So, you’ve got your garden under way. Or maybe you’re anxiously awaiting the beginning of your CSA. You’ve armed yourself with a good cookbook or two so you’ll have some basic recipes for that eggplant you inevitably end up with. You wander through your nearest farmer’s market every week, wistfully looking for the first hothouse tomatoes of the season. And then there’s the inevitable result: the moment the Westmoreland Berry Farm strawberries look any good, you buy 8 quarts, get them home, and realize that even if you could fit them all in there, they only keep in the fridge for 3 days, and that there’s no way you can possibly eat that many in that time. Not that this has ever happened to me. I’ve certainly never walked out of a farmer’s market wondering how I managed to buy $90 of fruit and had to hold a sangria party to consume it all… *ahem*
When you can’t foist any more zucchini on your neighbors and coworkers, when you’re tired of pesto, and when you’re embarrassed at the number of peaches you allowed to go bad in your dining room while you were looking for the right cobbler recipe, you realize: You’ve got to find a way to preserve this stuff.
There are basically three methods of preserving fresh produce: Freezing, canning, and dehydrating. And, as I was pleasantly surprised to learn last summer, most of these methods aren’t nearly as complex as you think they are. Time consuming, detail-oriented, certainly. But not complex. And they’re easiest when you have many sets of hands to work with. But you do need some equipment. I recommend banding together with a group of friends who are similarly interested in this stuff, and pooling your equipment, because some of it can take up a lot of space.
Freezing is the easiest, but generally has the shortest duration before you should use up the food. You just need to make sure that you have some sturdy freezer bags, plastic wrap, and reusable plastic containers of the type you can get at any grocery store. If you’re buying large quantities of meat (some farms will sell you half a cow, neatly packaged in plastic and butcher paper bundles), you’ll want a chest freezer. You can get nice half-sized ones that will run quite cheaply and will fit even in small apartments.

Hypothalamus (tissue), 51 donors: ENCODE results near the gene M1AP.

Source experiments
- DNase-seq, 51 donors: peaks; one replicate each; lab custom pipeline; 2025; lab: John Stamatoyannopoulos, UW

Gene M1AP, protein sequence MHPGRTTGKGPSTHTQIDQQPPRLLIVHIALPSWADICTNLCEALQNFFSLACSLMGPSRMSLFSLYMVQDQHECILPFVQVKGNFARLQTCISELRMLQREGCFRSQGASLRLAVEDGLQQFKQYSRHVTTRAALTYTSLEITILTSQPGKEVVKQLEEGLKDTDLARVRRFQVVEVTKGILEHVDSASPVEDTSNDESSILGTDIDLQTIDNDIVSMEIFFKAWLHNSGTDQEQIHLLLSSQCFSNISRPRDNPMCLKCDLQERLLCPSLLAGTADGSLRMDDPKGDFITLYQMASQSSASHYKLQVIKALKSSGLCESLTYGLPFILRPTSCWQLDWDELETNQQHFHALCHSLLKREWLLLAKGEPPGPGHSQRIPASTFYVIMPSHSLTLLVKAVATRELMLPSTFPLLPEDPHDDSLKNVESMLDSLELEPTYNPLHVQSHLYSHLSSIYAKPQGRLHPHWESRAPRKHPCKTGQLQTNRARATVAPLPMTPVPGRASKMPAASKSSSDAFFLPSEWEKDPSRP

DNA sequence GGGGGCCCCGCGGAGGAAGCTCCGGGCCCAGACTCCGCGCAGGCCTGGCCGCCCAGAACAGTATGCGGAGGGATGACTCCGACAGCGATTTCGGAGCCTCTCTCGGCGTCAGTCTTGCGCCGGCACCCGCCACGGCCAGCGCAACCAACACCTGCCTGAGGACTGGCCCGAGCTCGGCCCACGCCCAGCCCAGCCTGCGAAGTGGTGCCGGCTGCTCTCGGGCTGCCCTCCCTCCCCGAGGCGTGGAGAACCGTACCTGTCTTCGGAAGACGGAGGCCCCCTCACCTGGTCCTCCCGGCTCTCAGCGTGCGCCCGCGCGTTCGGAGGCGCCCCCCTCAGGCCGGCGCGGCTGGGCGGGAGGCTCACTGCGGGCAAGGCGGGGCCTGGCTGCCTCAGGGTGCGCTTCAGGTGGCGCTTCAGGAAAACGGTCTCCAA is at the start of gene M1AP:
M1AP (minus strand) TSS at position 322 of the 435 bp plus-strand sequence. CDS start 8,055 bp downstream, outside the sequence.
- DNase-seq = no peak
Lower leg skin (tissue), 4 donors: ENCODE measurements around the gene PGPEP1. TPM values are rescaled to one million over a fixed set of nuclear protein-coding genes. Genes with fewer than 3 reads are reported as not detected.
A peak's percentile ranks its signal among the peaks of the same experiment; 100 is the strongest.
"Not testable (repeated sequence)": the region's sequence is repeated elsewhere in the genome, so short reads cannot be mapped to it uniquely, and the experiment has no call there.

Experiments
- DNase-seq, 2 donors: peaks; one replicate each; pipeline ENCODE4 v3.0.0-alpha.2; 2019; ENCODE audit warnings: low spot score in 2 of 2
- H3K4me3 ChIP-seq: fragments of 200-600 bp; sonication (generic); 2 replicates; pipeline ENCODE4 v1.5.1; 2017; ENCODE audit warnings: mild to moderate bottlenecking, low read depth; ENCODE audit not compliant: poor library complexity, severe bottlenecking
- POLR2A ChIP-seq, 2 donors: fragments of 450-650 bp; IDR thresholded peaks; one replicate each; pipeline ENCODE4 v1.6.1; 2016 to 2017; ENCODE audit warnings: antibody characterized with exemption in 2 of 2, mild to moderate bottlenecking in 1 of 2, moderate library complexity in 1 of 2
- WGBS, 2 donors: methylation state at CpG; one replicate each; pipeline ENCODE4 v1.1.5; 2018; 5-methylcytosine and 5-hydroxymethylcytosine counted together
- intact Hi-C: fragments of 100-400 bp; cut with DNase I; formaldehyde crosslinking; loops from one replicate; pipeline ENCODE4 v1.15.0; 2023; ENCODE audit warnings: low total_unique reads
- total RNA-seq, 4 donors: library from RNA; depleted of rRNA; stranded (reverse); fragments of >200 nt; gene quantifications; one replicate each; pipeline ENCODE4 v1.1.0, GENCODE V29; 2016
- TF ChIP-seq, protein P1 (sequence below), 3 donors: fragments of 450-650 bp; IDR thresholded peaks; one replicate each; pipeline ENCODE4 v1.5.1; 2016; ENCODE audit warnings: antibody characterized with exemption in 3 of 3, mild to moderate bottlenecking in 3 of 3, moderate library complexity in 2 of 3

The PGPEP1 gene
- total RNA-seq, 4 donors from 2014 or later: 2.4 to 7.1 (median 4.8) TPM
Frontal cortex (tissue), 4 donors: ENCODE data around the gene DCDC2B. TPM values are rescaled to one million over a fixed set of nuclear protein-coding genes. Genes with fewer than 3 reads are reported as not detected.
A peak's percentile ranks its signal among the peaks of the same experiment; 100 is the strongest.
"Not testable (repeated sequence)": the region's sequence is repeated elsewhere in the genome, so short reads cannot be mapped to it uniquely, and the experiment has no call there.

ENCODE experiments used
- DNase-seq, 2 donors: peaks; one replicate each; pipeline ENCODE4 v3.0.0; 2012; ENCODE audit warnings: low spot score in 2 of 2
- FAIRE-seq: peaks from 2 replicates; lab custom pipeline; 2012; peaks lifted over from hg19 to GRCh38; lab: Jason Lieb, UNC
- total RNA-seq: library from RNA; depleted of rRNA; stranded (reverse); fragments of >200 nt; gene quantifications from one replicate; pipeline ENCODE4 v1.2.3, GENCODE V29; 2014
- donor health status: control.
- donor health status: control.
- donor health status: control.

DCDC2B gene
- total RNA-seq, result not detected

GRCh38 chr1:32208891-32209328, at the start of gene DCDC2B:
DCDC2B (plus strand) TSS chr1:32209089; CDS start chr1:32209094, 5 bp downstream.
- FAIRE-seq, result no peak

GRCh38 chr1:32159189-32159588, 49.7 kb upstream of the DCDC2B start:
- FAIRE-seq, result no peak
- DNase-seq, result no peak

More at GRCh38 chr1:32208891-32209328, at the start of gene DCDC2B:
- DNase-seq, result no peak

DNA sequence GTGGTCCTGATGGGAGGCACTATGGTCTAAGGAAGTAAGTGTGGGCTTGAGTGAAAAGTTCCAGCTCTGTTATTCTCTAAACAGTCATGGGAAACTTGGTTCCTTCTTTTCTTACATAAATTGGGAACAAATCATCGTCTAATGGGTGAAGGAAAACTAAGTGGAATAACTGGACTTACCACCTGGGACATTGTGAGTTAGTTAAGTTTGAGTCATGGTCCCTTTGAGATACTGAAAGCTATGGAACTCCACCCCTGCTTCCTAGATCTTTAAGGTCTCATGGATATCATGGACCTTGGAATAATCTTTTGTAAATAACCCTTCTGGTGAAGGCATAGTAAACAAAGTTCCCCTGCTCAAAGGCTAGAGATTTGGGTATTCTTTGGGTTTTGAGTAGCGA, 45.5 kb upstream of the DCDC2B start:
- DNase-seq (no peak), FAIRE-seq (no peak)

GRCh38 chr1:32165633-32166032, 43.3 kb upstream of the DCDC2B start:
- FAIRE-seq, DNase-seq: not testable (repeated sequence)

Canning gets a bit more complicated. Hot water bath canning can be done in any tall pot that can hold a few jars, as long as you have one of those wire racks to set in the bottom to keep the glass jars off the heat, but having a pressure canner will give you a lot more flexibility in the kinds of things you can preserve. Hot water bath canning works well for high-acid foods and certain kinds of jam recipes, but for low-acid foods, pressure canning is the only safe way to go, and you can do water bath canning in a pressure canner. But if you’ve got friends who are collaborating on your fresh-from-the-dirt produce adventure, there’s no reason for ALL of you to have your own- you’ll likely not all need it at once. But for simplicity’s sake, you should probably all have your own set of canning utensils, a set of tools designed to help you handle hot jars, get food in them, and get them into the canner with a minimum of fuss. A set isn’t expensive and it’ll save you from running around looking for that oddly-shaped funnel every time someone else needs the canner. Finally, but importantly, get a good book about canning; you need precise, tested recipes in order to be able to can food safely. We’ll talk a lot more about canning throughout the season.
Dehydrating is kind of a special case. It can be done in the sun (I’ve heard of people doing it in their car windows), but only in very hot, dry weather, and DC summers are just too humid for that. It can be done in your regular old oven, but that’s energy-inefficient and I don’t recommend doing it often. You can use a food dehydrator, but that takes up a lot of space and may not be worth it unless you’re planning to do a raw food diet. If you’ve got a friend who is especially enthusiastic about making his own jerky and dried apricots, let him borrow your pressure canner in exchange the occasional use of his dehydrator trays.
I know it all sounds overwhelming, but fear not! The first time you open a jar of peaches soaked in bourbon, I promise that you’ll see how worthwhile this all is.